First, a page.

Exelon’s Constellation Deepens its Bet on Bloom’s Fuel CellsChristopher Martin
Exelon Corp.’s Constellation unit agreed to invest in 40 megawatts of Bloom Energy Corp. fuel cells, twice the size of its first foray last year into on-site power plants.
Constellation will buy stakes in the fuel cells that Bloom Energy installs for customers including Wal-Mart Stores Inc. and AT&T Inc. in four states, the Chicago-based utility-owner said in a statement Wednesday. Bloom will operate and maintain the natural-gas powered fuel cells at 170 locations. The amount of the investment wasn’t disclosed.
Last year, Constellation invested an undisclosed amount in 21 megawatts of so-called Bloom boxes at 75 sites throughout California, New York, New Jersey and Connecticut, giving the company confidence the investments will pay off, said Gary Fromer, senior vice president of distributed energy.
“Getting the first 21 megawatts done was a big challenge,” Fromer said. “We now have a good understanding of how to be more efficient.”
Demand for on-site power-production has surged amid rising concerns about damage from blackouts and falling prices for fuel cells, solar panels and other technologies that can be installed at customers’ facilities, said Asim Hussain, vice president of marketing at Bloom.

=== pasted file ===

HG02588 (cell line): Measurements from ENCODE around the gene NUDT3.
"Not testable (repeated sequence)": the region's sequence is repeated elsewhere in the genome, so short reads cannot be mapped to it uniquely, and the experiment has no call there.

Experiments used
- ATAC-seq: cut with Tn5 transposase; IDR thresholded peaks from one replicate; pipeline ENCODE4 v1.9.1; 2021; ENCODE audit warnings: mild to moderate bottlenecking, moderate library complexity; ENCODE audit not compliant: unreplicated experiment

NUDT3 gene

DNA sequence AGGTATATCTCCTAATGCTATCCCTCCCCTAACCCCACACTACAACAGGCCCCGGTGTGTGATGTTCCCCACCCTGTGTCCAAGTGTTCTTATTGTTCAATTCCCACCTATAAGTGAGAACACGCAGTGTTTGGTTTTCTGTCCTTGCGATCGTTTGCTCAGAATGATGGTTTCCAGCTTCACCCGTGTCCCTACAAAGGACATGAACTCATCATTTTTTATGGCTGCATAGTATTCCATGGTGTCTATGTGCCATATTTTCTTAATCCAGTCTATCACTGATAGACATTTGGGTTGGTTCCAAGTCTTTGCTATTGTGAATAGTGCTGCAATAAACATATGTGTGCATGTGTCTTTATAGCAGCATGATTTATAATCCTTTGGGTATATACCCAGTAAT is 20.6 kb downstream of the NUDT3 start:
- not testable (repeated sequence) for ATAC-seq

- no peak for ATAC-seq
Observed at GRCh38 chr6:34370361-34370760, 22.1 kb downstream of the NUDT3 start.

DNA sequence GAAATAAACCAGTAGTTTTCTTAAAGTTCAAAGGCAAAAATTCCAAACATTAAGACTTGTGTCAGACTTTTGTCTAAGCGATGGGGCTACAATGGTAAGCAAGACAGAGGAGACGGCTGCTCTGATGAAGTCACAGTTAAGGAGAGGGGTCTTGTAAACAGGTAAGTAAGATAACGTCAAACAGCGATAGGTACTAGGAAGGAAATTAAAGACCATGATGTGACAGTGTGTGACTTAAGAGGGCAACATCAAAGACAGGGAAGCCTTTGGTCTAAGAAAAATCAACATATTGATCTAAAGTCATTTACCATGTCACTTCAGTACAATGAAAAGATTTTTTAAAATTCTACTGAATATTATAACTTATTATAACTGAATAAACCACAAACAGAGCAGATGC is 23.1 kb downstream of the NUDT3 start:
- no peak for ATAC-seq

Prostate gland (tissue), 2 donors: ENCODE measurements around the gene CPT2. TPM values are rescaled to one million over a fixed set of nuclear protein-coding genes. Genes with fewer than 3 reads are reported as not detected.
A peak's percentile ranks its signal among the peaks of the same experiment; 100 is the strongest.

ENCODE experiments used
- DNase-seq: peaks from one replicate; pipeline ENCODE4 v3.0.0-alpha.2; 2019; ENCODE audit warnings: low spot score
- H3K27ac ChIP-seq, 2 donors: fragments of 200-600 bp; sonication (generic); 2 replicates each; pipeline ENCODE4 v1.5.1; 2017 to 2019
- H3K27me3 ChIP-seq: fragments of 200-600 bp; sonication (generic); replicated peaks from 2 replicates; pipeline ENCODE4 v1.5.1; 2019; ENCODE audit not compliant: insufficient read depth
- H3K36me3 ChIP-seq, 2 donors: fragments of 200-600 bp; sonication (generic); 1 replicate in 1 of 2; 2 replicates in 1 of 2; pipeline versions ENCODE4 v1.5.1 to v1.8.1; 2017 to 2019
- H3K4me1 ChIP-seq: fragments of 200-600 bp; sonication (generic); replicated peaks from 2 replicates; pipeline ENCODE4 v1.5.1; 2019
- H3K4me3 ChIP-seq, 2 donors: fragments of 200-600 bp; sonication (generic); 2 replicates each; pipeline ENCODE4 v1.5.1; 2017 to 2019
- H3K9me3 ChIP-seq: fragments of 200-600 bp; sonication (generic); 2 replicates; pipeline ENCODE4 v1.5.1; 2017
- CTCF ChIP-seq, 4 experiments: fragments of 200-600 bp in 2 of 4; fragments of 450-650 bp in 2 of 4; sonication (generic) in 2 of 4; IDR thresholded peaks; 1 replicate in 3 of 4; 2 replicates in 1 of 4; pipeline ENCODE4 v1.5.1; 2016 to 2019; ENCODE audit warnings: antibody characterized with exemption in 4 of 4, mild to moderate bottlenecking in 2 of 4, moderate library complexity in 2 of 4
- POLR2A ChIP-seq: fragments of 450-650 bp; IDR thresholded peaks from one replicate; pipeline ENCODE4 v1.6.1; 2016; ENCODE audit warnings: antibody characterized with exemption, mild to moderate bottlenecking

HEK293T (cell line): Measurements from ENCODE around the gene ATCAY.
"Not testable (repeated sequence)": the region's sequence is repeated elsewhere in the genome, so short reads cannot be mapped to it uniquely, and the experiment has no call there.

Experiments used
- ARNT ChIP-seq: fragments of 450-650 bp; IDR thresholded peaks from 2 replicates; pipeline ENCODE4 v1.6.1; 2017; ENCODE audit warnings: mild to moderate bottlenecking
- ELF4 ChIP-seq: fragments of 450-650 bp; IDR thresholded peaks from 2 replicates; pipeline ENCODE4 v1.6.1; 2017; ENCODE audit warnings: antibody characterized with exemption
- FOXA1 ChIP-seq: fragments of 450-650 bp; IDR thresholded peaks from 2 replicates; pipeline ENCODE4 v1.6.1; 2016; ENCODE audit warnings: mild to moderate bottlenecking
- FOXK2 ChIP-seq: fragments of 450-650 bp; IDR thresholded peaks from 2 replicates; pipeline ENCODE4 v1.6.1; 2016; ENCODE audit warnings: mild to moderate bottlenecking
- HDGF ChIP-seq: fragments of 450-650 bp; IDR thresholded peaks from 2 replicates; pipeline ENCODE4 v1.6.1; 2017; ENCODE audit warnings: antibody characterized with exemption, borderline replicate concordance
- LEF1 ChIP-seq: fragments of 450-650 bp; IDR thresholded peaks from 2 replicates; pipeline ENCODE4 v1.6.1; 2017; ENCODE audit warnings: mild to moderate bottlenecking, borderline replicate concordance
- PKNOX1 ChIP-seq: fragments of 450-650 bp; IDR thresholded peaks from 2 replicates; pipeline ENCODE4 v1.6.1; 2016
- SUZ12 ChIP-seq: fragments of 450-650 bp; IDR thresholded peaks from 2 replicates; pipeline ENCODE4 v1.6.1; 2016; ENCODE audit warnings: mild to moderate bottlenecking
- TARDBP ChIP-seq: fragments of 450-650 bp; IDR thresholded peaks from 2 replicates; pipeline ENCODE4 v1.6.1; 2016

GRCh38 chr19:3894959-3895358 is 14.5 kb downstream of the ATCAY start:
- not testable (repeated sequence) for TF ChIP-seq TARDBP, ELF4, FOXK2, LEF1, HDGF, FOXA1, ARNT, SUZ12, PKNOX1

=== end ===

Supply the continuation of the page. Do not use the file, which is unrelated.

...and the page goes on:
“It’s a mix of customer repeats like AT&T and Walmart but also new customers,” Hussain said in an interview. Hartford, Connecticut, is using fuel cells to build a microgrid to keep power running at a gas station, seniors’ center and supermarket during outages, he said.
The deal shows the growing interest in fuel cell generators, which produce electricity through a chemical reaction that generates fewer carbon emissions than plants that burn fuel. The customers will pay Constellation for the energy the fuel cells produce over 15 years.
For Walmart, which has fuel cells at 46 sites in California and Connecticut, they help reduce carbon emissions and provide lower energy prices than the company would otherwise get from their utility, said David Ozment, Walmart’s senior director of energy. In Connecticut, the company will add control systems that will keep basic store functions operating when the grid fails.
“It’s not going to supply 100 percent of a store’s needs but enough to keep the refrigeration, lighting and cash registers going,” Ozment said in an interview. “We’re excited to begin testing it.”
The Bloom fuel cells for Constellation should be completed by the end of next year and qualify for a federal investment tax credit, Constellation’s Fromer said.
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